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Deducing Reservoir Connectivity via Analysis of Slope Channel Fills Along a 35-km-long Longitudinal Transect of a Shelf Margin System, Tres Pasos Formation, Chile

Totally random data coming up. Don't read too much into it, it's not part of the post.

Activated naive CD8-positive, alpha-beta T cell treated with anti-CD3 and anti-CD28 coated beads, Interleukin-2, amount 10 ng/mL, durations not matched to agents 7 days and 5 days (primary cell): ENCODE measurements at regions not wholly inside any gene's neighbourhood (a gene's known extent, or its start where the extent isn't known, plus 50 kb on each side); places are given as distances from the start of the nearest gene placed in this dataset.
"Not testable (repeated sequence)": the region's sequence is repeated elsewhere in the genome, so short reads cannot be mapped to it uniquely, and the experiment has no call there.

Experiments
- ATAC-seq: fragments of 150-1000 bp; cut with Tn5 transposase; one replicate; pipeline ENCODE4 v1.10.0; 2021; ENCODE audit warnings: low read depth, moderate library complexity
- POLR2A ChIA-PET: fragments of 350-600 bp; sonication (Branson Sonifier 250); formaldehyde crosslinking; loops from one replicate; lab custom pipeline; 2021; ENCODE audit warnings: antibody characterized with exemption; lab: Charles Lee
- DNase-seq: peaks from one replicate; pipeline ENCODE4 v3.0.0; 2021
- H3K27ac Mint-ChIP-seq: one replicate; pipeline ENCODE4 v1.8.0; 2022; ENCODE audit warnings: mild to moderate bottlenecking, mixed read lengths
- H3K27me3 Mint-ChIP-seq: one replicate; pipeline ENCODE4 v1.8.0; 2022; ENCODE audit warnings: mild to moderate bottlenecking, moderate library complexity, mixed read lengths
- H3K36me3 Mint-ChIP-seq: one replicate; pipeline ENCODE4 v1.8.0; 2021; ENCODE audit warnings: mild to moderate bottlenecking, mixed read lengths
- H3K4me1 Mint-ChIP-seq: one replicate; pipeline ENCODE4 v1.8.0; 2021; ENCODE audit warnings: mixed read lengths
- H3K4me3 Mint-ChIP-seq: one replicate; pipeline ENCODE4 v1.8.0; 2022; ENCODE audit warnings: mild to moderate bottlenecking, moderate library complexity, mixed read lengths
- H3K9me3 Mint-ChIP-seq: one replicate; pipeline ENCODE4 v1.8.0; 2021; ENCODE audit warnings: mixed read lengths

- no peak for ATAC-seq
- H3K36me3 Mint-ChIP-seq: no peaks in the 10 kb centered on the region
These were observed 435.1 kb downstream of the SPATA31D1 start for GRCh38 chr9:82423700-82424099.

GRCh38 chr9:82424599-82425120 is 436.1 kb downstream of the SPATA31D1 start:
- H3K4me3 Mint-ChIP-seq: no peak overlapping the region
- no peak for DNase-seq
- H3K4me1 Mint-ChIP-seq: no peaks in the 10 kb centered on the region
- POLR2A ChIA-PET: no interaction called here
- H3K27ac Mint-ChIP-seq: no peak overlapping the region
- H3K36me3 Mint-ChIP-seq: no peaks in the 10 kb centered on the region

Thick (>100 m) successions of sandstone-prone slope channel deposits comprise important hydrocarbon reservoir targets worldwide. Key perspectives into reservoir connectivity in petroliferous slope channel deposits have been gleaned from analysis of seismic and well data. However, because many seismic volumes offer limited resolution (10s-100s of m), and well data only provides a 1-D perspective into lithologic patterns, understanding reservoir connectivity and the nature of petroleum traps in upslope and downslope positions is challenging. To elucidate reservoir connectivity in slope successions, we examine slope channel fills that crop out along a 35 km long depositional dip oriented transect in the Cretaceous Tres Pasos Formation in Chile. The objective of this study is to document slope channel fill and stacking patterns along the transect, highlighting application to reservoir connectivity and updip stratigraphic trap prediction. Along the entire transect, the most recognizable channel fill is 10-20 m thick, 200-300 m wide, and consists of thick-to-thin bedded sandstone. However, this channel fill style is much more prevalent downdip. In updip zones, channel fills are commonly composed of siltstone; thin-bedded coarse-grained units, such as conglomeratic lags, are sporadically preserved in the axial regions of these fills. Channel fill stacking patterns, which inform inter-channel reservoir connectivity, are assessed via examination of lateral (LO) and vertical offset (VO) values; LO records the distance between successive channel fill axes, and VO documents the elevation difference between successive channel fill bases. Overall, stacking patterns shift from dominantly lateral (LO: up to 528 m; VO: up to 36 m) to mainly vertical in nature (LO: up to 224 m; VO: up to 11 m) downdip, which suggests that vertical connectivity between sandstone-prone fills is greater downslope. The ratio of cumulative sandstone-prone channel fill thickness to gross interval thickness (FT:GT) provides another measure of reservoir connectivity. FT:GT increases downdip from 0.14 to 0.54 in the investigated channel belt, which indicates a decline in the proportion of intra-channel siltstone downslope. These results suggest that 3-D connectivity between sandstone-prone channel fills is likely lower in upslope zones, and becomes progressively higher downslope.